BOSTON – Monday, April 24, 2017 – The City of Boston, in partnership with the Boston Planning & Development Agency (BPDA) and with funding from the Barr Foundation, released today a Request for Proposals to expand climate resiliency planning to the Fort Point Channel and the South Boston Waterfront. The goal of this work is to identify specific neighborhood solutions to coastal flooding from sea level rise and storms.
“The South Boston Waterfront is an opportunity for us to address the impacts of climate change head on,” said Mayor Martin J. Walsh. “We’ve committed to making our neighborhoods more resilient, and this process will be another important step in that direction.”
The proposed project will provide technical, design and engagement support in the development of climate preparedness policy and design strategies for the South Boston Waterfront and Fort Point Channel as part of the Climate Ready Boston initiative. Climate Ready Boston is coordinated with Imagine Boston 2030 to address the impacts of climate change while creating new economic opportunities and improving quality of life in neighborhoods across the city.
“These efforts will be guided by the principles, strategies, and initiatives proposed in last year’s Climate Ready Boston report,” said Chief of Environment, Energy, and Open Space Austin Blackmon. “We’re eager to put words to action in preparing South Boston for the impacts of climate change.”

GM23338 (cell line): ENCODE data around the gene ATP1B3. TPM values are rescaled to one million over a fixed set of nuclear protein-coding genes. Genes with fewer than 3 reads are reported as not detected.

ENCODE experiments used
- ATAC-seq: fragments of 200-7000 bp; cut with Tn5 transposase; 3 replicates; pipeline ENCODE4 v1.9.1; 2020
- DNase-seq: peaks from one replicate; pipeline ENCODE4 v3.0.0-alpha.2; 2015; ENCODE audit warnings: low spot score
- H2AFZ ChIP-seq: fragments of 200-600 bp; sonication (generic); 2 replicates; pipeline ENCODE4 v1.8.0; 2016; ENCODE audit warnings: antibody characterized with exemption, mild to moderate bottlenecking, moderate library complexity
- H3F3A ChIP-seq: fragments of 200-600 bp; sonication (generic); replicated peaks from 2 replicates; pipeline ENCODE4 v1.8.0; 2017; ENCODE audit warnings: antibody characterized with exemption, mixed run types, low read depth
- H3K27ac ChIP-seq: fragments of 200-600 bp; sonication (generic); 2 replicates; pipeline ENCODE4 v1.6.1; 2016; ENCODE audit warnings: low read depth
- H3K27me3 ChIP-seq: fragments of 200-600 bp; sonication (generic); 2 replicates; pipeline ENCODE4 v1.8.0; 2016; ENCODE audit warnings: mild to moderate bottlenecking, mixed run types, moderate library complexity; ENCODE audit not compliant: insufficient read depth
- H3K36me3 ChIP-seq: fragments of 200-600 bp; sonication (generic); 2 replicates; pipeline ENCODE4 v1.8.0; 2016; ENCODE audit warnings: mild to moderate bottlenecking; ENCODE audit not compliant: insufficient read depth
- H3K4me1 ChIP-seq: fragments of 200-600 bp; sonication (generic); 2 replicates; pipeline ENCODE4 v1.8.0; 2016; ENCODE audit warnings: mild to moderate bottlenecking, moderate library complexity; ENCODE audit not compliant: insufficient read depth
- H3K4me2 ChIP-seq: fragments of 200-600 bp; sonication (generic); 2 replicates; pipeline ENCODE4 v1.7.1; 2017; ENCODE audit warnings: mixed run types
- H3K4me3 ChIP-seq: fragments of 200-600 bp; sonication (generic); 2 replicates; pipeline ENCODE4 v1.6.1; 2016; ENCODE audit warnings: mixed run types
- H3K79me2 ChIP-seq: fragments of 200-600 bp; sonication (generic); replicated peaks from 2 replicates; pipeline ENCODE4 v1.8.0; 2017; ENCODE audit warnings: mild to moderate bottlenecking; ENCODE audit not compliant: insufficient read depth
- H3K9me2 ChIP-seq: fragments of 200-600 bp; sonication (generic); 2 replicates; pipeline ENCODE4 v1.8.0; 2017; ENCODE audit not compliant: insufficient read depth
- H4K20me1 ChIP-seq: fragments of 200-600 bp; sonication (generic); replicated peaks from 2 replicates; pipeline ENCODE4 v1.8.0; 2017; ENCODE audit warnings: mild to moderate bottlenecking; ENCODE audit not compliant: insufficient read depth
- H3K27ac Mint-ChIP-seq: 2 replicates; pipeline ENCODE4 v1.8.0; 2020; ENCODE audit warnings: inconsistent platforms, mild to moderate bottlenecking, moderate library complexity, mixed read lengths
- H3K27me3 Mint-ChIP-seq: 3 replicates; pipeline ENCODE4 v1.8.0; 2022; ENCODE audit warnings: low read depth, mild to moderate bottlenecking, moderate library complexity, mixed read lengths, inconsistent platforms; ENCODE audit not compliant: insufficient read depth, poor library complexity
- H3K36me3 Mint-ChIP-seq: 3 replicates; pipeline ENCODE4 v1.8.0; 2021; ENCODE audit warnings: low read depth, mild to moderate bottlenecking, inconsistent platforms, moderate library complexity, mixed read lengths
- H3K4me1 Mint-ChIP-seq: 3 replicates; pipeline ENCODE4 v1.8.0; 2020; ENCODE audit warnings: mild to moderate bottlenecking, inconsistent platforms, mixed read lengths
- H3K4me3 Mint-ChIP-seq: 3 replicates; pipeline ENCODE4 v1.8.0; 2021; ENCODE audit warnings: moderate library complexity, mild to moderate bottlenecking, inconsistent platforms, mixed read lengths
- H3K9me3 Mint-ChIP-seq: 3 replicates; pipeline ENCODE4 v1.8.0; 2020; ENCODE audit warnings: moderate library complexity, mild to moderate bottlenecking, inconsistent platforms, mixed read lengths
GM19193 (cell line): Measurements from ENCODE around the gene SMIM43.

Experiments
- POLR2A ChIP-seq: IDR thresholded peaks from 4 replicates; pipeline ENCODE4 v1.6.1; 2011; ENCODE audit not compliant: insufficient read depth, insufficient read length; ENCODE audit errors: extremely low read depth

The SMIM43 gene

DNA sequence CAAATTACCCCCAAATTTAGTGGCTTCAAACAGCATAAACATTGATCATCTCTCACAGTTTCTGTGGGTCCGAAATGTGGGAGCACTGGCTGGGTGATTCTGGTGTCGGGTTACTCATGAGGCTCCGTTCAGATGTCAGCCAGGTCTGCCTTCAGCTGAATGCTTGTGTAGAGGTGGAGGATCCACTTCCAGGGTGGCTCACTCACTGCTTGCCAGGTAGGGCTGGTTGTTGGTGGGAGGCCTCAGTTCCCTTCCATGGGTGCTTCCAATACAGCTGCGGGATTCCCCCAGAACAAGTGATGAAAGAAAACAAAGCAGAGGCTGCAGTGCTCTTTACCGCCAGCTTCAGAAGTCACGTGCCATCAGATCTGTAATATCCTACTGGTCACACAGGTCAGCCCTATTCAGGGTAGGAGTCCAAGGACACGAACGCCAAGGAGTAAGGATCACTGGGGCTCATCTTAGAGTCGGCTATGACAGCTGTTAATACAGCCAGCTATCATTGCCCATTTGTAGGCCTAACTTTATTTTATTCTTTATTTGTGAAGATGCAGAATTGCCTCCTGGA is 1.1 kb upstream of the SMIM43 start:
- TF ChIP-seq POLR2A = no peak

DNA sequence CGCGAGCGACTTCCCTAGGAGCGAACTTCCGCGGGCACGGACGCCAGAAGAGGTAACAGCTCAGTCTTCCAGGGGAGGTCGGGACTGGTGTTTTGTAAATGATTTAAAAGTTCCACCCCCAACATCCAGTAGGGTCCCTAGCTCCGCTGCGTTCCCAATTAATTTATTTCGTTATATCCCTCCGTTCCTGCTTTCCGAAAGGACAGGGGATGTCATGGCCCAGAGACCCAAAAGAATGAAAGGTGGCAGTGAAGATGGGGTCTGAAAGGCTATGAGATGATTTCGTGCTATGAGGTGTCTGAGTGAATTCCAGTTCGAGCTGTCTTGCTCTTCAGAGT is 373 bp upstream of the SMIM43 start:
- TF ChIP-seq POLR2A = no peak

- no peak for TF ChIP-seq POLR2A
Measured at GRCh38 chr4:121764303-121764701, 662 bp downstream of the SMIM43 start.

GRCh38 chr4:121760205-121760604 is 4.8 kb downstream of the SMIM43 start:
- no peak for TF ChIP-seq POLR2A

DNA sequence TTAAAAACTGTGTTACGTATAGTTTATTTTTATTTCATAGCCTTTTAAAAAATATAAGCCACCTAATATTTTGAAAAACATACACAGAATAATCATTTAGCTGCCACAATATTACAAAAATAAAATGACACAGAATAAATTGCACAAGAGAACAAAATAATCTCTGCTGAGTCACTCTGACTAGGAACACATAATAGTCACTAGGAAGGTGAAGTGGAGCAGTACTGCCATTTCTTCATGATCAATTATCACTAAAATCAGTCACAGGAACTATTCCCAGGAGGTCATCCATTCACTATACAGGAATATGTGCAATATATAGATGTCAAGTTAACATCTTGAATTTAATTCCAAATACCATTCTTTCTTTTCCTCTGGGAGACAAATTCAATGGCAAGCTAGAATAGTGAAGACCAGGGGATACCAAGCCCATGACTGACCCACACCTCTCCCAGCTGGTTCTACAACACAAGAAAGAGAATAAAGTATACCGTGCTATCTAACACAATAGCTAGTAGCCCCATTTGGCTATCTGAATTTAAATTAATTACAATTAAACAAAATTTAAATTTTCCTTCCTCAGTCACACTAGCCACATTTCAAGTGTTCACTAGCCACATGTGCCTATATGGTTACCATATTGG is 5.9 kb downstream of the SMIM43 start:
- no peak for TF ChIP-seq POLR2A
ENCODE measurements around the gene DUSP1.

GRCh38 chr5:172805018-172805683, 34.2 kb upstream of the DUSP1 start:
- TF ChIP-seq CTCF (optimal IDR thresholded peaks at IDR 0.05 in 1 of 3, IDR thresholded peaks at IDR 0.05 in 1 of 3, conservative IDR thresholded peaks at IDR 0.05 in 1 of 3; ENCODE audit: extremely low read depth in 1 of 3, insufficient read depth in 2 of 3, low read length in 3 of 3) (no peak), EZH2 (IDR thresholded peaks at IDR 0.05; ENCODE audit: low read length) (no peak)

As identified in the Climate Ready Boston report released last year, the probability and extent of flooding in the South Boston Waterfront, particularly near Fort Point Channel and to the north along Boston Harbor, will steadily increase over the course of the century as the sea level rises.
Earlier this year the City and BPDA began similar neighborhood-level resiliency planning in East Boston and Charlestown with the support of the Massachusetts Office of Coastal Zone Management and the Barr Foundation. As announced in the City’s proposed capital budget, Boston is investing significantly to expand this planning to more of Boston’s most climate vulnerable neighborhoods. These areas include East Boston-Jeffries Point, Charlestown near Charles River Dam, downtown waterfront near the Aquarium, and Dorchester Bay-Moakley Park.